She also explained that the vote not to increase sewer rates will not be without consequence.
"We have a significant amount of money to cut and ultimately that's going to play into personnel decisions and we need to figure out how much that cut needs to be," Kinser said.
The other cuts include items in the city's long-term control plan, which the Iowa DNR and EPA have mandated that the city carry out in order to correct combined sewer overflow and other sewer-related issues. The city would need to talk with their attorneys and the DNR to see what projects could be affected. Beyond the long term control plan, not implementing increased sewer rates would result in personnel cuts.
Those cuts would be staff that is funded by the sewer fund, which includes people in the wastewater and sewer and utility billing departments.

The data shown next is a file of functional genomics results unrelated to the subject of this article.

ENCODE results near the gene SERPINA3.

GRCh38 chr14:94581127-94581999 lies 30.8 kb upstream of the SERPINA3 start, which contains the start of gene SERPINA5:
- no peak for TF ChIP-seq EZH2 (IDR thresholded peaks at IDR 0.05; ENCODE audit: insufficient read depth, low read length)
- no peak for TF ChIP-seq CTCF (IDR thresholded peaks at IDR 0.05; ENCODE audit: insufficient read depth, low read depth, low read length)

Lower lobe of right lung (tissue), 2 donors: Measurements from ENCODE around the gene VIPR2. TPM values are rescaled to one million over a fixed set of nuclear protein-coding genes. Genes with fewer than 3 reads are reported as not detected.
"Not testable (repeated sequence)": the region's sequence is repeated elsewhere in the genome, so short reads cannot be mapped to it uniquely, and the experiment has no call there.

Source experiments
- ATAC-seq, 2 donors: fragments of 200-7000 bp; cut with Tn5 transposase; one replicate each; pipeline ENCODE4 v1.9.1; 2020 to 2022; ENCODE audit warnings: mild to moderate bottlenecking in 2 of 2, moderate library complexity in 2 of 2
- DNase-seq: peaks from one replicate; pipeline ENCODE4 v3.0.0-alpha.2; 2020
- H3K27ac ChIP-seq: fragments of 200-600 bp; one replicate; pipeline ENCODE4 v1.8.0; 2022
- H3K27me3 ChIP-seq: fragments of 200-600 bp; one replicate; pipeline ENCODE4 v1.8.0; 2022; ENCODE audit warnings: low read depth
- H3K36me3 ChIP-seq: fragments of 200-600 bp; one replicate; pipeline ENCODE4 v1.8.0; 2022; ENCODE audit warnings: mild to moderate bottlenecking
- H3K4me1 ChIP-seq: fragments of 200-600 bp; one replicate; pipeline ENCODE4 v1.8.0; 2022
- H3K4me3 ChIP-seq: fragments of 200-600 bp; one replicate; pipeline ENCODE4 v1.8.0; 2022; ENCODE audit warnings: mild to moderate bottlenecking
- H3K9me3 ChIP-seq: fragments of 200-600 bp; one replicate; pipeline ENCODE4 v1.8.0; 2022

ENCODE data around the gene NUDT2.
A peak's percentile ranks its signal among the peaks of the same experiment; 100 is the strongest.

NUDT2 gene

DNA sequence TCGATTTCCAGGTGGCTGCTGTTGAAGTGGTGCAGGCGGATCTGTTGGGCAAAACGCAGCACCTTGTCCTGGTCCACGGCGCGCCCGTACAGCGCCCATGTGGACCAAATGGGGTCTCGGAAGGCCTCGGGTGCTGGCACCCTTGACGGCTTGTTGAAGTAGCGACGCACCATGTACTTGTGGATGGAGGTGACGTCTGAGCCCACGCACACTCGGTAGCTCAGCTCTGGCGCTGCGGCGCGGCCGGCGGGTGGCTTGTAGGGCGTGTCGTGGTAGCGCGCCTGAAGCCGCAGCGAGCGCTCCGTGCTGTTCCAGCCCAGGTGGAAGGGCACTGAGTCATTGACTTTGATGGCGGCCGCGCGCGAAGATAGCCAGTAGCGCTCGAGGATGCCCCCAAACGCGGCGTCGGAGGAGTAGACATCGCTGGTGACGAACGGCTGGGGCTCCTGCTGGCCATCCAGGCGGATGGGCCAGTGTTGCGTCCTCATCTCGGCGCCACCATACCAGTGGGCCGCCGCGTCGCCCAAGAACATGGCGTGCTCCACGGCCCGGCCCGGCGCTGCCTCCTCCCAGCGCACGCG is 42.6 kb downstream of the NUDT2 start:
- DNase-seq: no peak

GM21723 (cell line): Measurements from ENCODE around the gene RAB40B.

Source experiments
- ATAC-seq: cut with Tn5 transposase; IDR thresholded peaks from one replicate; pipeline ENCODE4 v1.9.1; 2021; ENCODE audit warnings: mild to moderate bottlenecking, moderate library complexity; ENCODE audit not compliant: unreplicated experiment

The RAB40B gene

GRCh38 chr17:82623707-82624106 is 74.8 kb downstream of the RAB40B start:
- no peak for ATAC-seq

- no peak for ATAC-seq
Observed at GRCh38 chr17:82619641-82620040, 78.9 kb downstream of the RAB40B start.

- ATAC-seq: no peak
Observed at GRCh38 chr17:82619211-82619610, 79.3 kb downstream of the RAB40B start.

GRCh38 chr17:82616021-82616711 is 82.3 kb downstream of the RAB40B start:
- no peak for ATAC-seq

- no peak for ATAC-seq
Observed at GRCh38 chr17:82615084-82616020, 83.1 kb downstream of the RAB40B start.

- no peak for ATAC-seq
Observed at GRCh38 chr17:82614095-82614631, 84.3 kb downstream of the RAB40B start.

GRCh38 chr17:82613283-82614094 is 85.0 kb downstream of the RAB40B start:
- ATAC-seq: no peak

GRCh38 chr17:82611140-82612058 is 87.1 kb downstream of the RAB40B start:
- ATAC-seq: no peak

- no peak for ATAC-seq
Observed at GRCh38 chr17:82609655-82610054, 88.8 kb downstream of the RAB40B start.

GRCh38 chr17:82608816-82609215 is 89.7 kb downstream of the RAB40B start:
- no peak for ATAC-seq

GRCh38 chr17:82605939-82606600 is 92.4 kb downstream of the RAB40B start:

Mayor Mark Vulich asked Kinser to identify cost-saving measures residents could make to handle their growing bill if the increase was moved forward.
"When you say the city would have to cut personnel, what will you tell people they will need to cut to pay the sewer increases?" Vulich asked Kinser.
Kinser said while she sympathized with the council's position, a decision had to made regarding the sewer increases.
"I will work with whatever decision you make, but ultimately we're at the time where we need to decide whether or not a rate increase will be done June 1," Kinser said.
Council members made their decision not to add to customer's sewer rates. Ward 3 Councilwoman Bev Hermann and Ward 1 Councilwoman Maggie Klaes were the only members to vote "yes" to move the increases forward.